Web accessibility is good for your soul—and for business

Few websites go the whole nine yards to make themselves fully accessible to the disabled. Yet compliance with the W3C’s Web Content Accessibility Guidelines is well worth the effort.

For most of us, placing an order in an online store is a two-minute proposition. For Josh Basile, it can be agony.

Basile became a C4 quadriplegic in 2004 when a wave picked him up and slammed him down on his neck during a beach outing. Unbowed, he went on to earn his law degree, launch the world’s largest video mentoring network for people with paralysis, and become a tireless advocate for laws supporting people with disabilities.

But for him and many other people with disabilities, simply navigating a website can be a slow and frustrating experience. “There are about seven million websites that meet accessibility guidelines but 100 million that don’t,” said Basile, who is community relations manager at accessiBe, a web accessibility hub. “I want to have the same experience as everyone else.”

A tiny minority comply

Unfortunately, more than 13 years after the World Wide Web Consortium published the first Web Content Accessibility Guidelines, less than 2% of websites are usable by the full spectrum of people with disabilities, estimates Mark Shapiro, president of the Bureau of Internet Accessibility. “Nobody does this on purpose; they just don’t think about it,” he said.

They’re missing out on a big market. More than one-quarter of the U. S. population self-identifies as having a disability, according to the Centers for Disease Control. Their disposable income is nearly $500 billion. People whose disability makes it difficult to read text on the screen, control a mouse, or listen to a video are all but shut out of most online experiences. The same goes to a lesser extent for people who are prone to seizures, have difficulty focusing, or have dyslexia.

While the Americans with Disabilities Act spells out rules for physical accommodations and penalties for failure to comply, the WCAG guidelines have always been voluntary. That may be about to change. As websites have become indispensable to shopping and getting work done during the pandemic, digital accessibility lawsuits soared to more than 4,000 cases in the U.S. in 2020, more than double the total in 2018. 

In its 2022 predictions, Forrester Research noted that the number of job listings with “accessibility” in the title grew 78% from July 2020 to July 2021 and said it expects digital accessibility to be a top priority for organizations buying technology this year.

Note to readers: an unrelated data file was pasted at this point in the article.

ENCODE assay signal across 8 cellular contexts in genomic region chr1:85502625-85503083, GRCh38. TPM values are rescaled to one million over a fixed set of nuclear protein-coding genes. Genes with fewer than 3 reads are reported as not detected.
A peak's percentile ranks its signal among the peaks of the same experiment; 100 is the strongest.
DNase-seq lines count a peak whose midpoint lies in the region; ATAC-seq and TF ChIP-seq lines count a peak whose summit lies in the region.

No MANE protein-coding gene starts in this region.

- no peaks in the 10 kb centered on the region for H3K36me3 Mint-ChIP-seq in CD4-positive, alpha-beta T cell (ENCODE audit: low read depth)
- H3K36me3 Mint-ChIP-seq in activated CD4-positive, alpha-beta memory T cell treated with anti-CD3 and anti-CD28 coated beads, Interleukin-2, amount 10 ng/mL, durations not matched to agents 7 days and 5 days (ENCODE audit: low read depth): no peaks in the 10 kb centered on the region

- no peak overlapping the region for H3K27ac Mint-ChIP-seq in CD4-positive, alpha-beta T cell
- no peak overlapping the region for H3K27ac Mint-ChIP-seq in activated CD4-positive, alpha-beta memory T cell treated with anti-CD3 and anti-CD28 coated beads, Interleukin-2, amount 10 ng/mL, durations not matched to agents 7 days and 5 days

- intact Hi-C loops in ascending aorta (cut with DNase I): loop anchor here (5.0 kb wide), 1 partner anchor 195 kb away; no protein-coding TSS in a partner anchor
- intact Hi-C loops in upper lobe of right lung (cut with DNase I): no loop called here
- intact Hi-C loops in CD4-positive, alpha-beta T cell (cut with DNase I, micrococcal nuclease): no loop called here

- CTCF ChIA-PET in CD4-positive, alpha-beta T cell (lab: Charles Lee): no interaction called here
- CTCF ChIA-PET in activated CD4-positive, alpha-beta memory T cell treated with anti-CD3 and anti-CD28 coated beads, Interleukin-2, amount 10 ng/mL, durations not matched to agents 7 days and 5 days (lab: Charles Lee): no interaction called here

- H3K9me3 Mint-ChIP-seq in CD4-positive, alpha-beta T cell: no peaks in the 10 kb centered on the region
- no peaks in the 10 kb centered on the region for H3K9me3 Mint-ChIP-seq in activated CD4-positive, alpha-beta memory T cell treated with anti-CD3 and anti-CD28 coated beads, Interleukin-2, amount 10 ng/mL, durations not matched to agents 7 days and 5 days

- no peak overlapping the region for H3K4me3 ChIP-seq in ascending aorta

Baked-in compliance

Compliance with accessibility standards isn’t difficult to achieve if guidelines are observed when a website is first being built, Shapiro said. “If people understand what needs to be done, it’s just part of the process,” he said, although he acknowledged “going backward can take a lot of time.”

Basic guidelines for accessibility can be boiled down to “supplement the spoken with the visual and the visual with the spoken,” Shapiro said. “Think of imagery in text for people who can’t view it. If you use text, make sure someone who’s color blind can read it.”

While the WCAG guidelines go into exhaustive detail, accessibility basics boil down to a few main principles:

  • The entire website should be navigable from a keyboard.
  • Text size should be variable for people with visual disabilities.
  • Video should be closed-captioned.
  • Text should be compatible with audio screen readers.
  • All images should have alt text descriptions.
  • Users should have the option of turning off flashing or animated images.

Design vs. access

Design is often the enemy of usability, Shapiro said. Header tags (H1, H2, etc.) were originally intended to denote hierarchy, but designers often mix them up for aesthetic purposes, playing havoc with screen readers as a result. “If you have 25 H1 tags, you’re not thinking about how people with disabilities will use the page,” he said.

Among Basile’s common frustrations are drop-down menus that don’t work with a keyboard, hyperlinks that aren’t clearly marked, and forms that can’t be navigated with a tab key. Field validation rules that lock visitors using a keyboard into a cell and prevent them from completing a transaction are evidence that “the developers didn’t take into account that not everyone uses a mouse,” Shapiro said.

Automation can help, but only to point. Machine transcription systems are pretty good at deciphering conversational speech but choke on proper nouns in technical terms. Numerous tools can scan websites for accessibility problems and suggest fixes, but human intervention is still required at some level. Shapiro recalled one example of alt text that described an image as a “picture of a man in a blue shirt with a boy.” The photo actually depicted the man holding a child at gunpoint. “You need to explain not just what’s in the picture but why the picture is there,” he said.

It’s cheap and easy to get a basic website accessibility audit, and there are plenty of reasons why you should do so; 500 billion of them, in fact.

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